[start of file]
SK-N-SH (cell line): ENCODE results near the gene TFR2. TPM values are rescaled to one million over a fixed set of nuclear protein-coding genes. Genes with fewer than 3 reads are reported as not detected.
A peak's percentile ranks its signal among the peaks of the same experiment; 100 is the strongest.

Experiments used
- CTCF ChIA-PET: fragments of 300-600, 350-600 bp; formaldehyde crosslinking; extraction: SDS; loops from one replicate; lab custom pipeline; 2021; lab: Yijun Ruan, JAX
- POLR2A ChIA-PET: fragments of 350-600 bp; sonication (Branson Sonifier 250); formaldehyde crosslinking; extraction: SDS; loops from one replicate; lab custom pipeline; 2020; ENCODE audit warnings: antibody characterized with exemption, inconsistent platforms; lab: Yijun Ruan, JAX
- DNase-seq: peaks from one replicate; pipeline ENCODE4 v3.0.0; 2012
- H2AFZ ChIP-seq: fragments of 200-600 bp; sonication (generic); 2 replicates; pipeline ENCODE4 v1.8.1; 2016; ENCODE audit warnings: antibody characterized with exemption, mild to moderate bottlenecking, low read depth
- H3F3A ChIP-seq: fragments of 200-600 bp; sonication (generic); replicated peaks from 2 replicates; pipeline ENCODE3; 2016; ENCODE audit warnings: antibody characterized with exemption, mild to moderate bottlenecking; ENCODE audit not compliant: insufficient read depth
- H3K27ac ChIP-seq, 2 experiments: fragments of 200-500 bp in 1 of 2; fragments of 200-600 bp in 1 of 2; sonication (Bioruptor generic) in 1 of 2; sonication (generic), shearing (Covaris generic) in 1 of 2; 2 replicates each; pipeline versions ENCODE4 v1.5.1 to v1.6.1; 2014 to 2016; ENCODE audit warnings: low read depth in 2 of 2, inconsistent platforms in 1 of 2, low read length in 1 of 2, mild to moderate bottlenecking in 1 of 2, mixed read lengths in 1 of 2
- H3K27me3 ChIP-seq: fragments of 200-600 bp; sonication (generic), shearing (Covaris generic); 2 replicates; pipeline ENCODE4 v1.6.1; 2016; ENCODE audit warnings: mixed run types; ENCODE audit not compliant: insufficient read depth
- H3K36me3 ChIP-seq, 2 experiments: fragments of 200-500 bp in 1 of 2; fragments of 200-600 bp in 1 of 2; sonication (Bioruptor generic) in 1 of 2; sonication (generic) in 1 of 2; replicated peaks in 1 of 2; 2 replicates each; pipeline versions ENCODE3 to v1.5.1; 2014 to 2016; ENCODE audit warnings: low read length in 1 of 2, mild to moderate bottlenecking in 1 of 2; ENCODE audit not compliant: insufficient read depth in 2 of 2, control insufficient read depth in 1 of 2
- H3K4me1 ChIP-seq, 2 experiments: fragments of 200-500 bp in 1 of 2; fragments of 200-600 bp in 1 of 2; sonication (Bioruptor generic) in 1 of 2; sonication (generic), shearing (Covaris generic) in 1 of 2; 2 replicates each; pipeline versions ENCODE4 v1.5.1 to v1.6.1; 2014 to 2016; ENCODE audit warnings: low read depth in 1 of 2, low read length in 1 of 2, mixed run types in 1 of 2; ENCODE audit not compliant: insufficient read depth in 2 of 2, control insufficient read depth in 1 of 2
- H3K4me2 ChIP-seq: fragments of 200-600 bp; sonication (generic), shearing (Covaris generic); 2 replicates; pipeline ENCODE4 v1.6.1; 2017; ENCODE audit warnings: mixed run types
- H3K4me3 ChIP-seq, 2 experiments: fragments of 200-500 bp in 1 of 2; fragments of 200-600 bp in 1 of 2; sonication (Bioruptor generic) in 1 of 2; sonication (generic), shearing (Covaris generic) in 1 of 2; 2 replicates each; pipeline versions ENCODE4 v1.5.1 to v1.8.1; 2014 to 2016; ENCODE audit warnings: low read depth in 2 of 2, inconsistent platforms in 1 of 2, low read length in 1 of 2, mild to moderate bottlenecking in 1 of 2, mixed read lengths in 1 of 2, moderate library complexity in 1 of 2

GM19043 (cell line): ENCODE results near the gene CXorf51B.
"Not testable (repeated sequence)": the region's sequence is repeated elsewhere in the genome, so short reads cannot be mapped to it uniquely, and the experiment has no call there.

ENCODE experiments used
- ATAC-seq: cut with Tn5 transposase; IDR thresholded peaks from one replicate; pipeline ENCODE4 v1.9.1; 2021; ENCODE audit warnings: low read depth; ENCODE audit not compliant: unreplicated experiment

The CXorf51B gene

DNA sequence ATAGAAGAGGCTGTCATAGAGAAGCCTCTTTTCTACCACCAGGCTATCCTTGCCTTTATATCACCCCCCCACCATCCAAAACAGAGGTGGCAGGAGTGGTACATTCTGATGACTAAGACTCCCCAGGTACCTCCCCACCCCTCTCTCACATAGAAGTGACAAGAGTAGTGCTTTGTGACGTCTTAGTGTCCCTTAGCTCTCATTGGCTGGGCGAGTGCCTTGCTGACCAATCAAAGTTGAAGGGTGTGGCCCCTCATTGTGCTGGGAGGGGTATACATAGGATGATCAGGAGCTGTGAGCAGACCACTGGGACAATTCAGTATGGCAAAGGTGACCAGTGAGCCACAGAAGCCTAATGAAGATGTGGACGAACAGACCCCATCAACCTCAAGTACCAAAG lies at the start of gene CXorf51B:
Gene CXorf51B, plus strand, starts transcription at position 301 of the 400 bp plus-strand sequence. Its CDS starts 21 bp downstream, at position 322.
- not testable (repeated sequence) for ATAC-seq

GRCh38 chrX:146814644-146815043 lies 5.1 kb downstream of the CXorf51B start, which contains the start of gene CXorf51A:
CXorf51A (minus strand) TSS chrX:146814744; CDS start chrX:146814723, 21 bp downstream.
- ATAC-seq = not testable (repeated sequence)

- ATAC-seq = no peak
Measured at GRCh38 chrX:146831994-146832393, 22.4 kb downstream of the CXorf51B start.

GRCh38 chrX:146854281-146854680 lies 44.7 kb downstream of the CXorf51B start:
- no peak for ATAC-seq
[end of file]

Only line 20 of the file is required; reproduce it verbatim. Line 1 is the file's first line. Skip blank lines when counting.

DNA sequence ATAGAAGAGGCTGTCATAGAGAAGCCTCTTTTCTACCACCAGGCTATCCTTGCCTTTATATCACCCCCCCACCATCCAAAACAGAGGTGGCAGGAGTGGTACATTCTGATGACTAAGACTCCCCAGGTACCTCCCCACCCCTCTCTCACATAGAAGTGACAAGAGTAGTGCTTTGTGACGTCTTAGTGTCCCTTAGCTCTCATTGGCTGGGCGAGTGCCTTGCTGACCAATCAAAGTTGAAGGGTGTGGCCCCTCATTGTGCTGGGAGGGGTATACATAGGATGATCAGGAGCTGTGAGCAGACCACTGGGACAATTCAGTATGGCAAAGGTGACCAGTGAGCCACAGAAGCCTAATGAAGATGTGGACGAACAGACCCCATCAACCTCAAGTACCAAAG lies at the start of gene CXorf51B: